The Terre Haute City Council approved a budget for the 2018 fiscal year in a meeting Thursday night.
The council cut about $350,000 from the budget at the meeting, in addition to Mayor Duke Bennett’s proposed cuts. The total amount cut from the original budget proposal now amounts to roughly $2 million.
Council President Karrum Nasser says they looked at spending from the last three years to determine where cuts could be made without negatively impacting residents.
“Streets are still going to be paved, the sidewalks are still going to be repaired, and public safety wasn’t going to be affected by that,” Nasser says.
Nasser says rather than removing larger sums from specific departments, the city removed smaller amounts of funding from various areas. The cuts include reducing the salary for a vacant electrical inspector position and limiting the number of repairs in local cemeteries.
But while the council approved the budget unanimously, there are still a few issues with the city’s finances that remain unresolved.
“Streets are still going to be paved, the sidewalks are still going to be repaired, and public safety wasn’t going to be affected by that.”
Nasser says the city’s golf courses are operating at deficit of about $500,000, and the council is seeking ways to reduce those numbers.
“There needs to be a fine line for having a quality of life aspect to our city,” Nasser says. “But at the same time, we need to curtail those deficits and hopefully reduce them in half.”
But Nasser also says he knows it will take more than just budget cuts to make that happen.
The council also considered a request for a $70 million bond from the city’s Department of Sanitation for improvements to the city’s water treatment system, but Nasser says that issue was again tabled without a vote.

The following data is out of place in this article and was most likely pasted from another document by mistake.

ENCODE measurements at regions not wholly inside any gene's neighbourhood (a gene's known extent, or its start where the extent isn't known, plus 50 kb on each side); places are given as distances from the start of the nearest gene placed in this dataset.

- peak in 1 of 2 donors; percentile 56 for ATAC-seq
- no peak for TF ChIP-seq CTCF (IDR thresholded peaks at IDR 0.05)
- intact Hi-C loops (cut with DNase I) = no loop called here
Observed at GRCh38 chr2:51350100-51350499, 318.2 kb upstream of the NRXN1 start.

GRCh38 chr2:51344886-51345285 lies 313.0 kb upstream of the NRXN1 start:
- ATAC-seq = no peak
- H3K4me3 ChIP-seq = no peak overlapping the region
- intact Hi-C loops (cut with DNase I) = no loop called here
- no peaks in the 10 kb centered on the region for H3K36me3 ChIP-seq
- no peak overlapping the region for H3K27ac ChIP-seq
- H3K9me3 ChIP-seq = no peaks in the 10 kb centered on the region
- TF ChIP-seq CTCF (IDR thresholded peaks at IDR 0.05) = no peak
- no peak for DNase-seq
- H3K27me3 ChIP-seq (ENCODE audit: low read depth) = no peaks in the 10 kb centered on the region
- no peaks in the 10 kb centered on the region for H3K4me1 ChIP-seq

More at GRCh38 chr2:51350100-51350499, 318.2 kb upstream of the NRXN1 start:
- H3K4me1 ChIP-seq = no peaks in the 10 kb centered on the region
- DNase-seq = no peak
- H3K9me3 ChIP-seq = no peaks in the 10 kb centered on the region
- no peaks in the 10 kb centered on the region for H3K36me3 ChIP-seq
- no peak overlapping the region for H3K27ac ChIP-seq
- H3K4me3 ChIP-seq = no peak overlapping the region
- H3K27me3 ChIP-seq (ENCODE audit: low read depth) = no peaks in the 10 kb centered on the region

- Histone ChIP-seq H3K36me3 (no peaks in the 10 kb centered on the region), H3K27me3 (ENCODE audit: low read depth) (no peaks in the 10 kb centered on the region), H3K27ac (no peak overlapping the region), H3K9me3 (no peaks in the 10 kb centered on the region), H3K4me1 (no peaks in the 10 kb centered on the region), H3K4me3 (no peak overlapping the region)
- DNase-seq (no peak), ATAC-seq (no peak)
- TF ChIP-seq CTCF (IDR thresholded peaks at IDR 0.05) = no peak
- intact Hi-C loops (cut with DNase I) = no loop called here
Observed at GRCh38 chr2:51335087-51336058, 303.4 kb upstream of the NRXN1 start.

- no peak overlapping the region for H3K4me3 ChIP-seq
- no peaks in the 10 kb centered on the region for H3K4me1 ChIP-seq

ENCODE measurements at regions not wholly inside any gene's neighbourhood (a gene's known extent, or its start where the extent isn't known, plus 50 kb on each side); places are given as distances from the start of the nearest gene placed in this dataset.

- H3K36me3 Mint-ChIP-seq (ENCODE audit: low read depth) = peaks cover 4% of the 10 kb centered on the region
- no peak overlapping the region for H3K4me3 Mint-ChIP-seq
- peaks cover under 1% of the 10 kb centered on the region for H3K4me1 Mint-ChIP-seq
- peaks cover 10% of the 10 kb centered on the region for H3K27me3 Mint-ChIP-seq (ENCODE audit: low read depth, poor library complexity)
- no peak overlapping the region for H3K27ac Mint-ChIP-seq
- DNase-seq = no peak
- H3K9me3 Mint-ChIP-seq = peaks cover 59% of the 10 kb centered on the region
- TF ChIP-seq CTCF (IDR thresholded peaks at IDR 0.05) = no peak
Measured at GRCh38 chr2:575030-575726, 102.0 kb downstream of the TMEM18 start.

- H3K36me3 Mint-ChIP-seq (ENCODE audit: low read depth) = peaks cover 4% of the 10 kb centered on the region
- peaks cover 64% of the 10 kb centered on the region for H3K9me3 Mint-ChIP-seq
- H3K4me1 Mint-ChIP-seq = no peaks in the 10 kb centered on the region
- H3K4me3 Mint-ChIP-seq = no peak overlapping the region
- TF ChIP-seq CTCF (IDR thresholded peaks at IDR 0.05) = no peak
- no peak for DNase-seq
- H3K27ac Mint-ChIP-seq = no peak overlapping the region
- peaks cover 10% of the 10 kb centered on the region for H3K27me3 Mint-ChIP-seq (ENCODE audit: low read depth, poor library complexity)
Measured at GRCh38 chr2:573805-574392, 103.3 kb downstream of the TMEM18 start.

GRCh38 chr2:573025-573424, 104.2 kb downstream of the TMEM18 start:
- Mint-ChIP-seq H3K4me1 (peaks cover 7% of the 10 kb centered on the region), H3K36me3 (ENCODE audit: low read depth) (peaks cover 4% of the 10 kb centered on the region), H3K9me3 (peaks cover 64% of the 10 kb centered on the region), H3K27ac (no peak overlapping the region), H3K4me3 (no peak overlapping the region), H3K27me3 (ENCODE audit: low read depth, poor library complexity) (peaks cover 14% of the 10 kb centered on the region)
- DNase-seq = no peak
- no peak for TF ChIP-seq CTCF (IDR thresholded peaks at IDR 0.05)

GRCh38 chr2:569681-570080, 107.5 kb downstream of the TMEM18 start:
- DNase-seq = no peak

Nasser says they’re tabling the request because of a “credibility issue.”
“When we did our wastewater and started our long-term control plan, we were told that we weren’t going to need to raise our sewer rates for 20 years by the administration,” Nasser says. “Then last year we were asked to raise them.”
The original cost of the project was supposed to be $42 million and Nasser says the increased cost should have been discussed at the same time as that raise in rates. He says the council will have to keep discussing the issue before any decisions are made.
Nasser wants to make sure the increased cost has nothing to do with other issues the city is facing, including an FBI investigation into its wastewater treatment plant and a lawsuit against the city alleging a pay-for-play deal for sludge-to-diesel conversion.
“The administration thinks it’s just coincidence that we are having an FBI investigation and a pay-for-play lawsuit against the administration, and having the cost of the project double,” Nasser says. “But I think we need to reassure the taxpayers. Either it is [a coincidence] or we need to dig and try to get that project closer to the $42 million mark we were promised last year.”
The city council will continue its work toward eliminating an $8 million deficit left over from previous years of overspending at its meeting on Nov. 9.
Mayor Duke Bennett did not respond to requests for comment.